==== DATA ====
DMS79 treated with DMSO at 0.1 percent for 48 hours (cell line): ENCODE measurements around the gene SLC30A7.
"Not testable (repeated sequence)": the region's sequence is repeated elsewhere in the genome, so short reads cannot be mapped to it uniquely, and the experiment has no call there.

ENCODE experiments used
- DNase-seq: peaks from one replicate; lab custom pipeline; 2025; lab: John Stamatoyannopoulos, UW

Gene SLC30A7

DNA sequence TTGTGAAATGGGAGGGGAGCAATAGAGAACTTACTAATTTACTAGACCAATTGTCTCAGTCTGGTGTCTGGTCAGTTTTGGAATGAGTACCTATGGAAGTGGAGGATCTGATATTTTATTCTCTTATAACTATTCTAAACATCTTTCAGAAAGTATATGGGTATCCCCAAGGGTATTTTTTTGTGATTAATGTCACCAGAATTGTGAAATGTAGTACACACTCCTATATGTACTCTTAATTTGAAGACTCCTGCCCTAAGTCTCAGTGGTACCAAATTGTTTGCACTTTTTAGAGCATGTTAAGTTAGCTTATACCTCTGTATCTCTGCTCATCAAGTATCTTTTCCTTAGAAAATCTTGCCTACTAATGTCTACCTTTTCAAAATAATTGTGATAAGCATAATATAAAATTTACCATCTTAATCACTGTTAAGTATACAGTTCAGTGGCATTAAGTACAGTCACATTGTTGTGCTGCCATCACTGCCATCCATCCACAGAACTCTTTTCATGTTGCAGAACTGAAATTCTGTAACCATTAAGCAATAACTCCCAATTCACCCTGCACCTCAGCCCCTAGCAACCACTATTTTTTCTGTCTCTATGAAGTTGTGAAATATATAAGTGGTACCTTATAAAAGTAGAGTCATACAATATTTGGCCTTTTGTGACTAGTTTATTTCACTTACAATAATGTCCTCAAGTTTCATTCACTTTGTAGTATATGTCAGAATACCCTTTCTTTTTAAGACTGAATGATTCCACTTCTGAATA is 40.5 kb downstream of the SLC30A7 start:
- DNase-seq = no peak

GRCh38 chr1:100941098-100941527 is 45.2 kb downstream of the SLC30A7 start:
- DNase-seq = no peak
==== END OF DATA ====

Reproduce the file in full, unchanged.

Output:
DMS79 treated with DMSO at 0.1 percent for 48 hours (cell line): ENCODE measurements around the gene SLC30A7.
"Not testable (repeated sequence)": the region's sequence is repeated elsewhere in the genome, so short reads cannot be mapped to it uniquely, and the experiment has no call there.

ENCODE experiments used
- DNase-seq: peaks from one replicate; lab custom pipeline; 2025; lab: John Stamatoyannopoulos, UW

Gene SLC30A7

DNA sequence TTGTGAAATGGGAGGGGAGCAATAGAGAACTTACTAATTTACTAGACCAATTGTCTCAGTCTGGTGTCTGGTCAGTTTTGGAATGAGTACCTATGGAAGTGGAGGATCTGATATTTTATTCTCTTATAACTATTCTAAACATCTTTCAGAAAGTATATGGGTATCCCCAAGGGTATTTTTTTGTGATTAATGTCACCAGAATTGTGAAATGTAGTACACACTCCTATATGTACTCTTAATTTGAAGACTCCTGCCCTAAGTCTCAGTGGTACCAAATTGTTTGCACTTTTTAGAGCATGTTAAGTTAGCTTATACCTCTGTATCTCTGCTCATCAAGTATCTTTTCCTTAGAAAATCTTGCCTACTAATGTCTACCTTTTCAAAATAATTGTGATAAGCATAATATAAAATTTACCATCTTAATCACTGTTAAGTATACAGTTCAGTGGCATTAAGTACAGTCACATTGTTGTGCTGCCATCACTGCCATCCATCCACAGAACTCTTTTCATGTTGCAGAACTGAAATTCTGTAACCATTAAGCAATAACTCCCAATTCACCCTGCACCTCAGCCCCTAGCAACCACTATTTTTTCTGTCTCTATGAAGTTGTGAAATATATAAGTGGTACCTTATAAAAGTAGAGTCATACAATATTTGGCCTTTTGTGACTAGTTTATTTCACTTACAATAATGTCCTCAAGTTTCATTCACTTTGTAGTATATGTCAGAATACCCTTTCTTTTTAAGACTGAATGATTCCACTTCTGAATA is 40.5 kb downstream of the SLC30A7 start:
- DNase-seq = no peak

GRCh38 chr1:100941098-100941527 is 45.2 kb downstream of the SLC30A7 start:
- DNase-seq = no peak